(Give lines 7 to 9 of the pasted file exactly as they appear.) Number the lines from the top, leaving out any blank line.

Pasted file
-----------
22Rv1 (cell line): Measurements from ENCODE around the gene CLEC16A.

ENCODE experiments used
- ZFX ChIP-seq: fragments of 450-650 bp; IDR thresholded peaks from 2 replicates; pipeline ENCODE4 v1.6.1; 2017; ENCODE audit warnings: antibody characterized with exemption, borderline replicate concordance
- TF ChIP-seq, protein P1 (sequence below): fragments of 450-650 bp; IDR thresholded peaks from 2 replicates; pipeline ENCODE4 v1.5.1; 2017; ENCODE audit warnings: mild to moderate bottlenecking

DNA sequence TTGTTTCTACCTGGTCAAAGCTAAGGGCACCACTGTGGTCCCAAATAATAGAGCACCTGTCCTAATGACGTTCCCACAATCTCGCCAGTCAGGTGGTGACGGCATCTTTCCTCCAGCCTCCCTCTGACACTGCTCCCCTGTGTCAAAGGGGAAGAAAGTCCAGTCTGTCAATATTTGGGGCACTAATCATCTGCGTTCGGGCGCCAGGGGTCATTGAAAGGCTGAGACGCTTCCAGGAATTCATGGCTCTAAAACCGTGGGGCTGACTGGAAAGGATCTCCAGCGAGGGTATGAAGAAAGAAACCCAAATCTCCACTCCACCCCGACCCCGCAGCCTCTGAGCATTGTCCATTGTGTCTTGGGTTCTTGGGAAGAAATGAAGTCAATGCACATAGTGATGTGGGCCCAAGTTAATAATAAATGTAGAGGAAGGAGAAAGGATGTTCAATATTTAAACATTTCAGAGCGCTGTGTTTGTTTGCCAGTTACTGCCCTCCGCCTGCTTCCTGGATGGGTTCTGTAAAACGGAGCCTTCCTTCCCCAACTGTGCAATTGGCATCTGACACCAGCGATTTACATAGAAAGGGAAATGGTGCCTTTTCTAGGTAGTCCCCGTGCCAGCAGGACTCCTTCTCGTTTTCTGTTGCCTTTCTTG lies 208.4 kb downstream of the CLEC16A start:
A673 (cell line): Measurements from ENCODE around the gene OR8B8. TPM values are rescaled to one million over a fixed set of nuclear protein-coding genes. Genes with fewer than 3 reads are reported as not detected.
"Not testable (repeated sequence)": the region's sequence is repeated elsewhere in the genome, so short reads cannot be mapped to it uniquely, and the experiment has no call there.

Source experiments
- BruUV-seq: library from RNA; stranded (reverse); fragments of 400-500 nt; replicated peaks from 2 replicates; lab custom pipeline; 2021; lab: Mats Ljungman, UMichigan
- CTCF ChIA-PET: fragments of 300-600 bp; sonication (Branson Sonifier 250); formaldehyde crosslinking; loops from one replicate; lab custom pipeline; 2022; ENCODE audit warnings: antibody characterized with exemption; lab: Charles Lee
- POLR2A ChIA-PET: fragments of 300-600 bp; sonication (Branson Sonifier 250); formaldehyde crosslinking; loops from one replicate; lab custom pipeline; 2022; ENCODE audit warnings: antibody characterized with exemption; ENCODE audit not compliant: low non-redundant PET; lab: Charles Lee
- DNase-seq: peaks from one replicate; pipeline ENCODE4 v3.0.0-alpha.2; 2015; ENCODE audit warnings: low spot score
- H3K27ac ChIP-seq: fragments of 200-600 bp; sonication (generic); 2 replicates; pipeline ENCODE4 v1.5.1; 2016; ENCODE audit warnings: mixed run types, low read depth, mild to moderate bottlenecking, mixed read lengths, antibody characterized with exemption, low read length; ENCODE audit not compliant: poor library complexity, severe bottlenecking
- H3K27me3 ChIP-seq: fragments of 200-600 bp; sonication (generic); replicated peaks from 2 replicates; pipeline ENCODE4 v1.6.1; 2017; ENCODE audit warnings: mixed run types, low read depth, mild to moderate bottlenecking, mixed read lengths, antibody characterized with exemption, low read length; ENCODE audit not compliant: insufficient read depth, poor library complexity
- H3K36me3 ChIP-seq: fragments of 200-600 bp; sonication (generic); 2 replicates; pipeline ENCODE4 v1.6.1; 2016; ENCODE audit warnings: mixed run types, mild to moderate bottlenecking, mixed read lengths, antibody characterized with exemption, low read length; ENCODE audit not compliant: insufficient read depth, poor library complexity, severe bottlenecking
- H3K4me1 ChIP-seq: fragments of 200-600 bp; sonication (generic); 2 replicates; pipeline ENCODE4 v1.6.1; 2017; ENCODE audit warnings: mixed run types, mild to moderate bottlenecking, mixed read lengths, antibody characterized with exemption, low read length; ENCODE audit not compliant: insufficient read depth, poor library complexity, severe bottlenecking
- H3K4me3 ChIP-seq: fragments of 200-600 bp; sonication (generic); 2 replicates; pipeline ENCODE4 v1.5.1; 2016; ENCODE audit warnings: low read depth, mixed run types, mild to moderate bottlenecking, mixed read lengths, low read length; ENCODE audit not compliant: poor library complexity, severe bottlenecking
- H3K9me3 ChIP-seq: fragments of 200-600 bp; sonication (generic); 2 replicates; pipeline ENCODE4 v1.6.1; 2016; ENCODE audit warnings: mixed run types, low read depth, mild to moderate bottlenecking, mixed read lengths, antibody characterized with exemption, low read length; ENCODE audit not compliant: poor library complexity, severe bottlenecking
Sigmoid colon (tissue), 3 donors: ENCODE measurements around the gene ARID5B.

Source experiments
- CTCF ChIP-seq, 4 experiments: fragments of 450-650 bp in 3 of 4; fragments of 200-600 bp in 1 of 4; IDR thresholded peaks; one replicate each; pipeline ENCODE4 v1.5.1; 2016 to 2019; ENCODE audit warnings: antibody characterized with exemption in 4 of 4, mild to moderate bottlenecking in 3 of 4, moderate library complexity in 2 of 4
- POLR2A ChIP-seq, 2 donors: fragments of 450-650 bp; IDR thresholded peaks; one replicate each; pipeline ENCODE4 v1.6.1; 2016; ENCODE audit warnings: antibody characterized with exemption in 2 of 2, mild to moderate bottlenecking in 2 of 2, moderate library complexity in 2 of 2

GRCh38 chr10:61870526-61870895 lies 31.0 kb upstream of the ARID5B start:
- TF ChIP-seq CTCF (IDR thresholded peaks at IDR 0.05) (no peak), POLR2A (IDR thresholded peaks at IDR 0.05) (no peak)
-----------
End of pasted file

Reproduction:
"Not testable (repeated sequence)": the region's sequence is repeated elsewhere in the genome, so short reads cannot be mapped to it uniquely, and the experiment has no call there.

Source experiments
- BruUV-seq: library from RNA; stranded (reverse); fragments of 400-500 nt; replicated peaks from 2 replicates; lab custom pipeline; 2021; lab: Mats Ljungman, UMichigan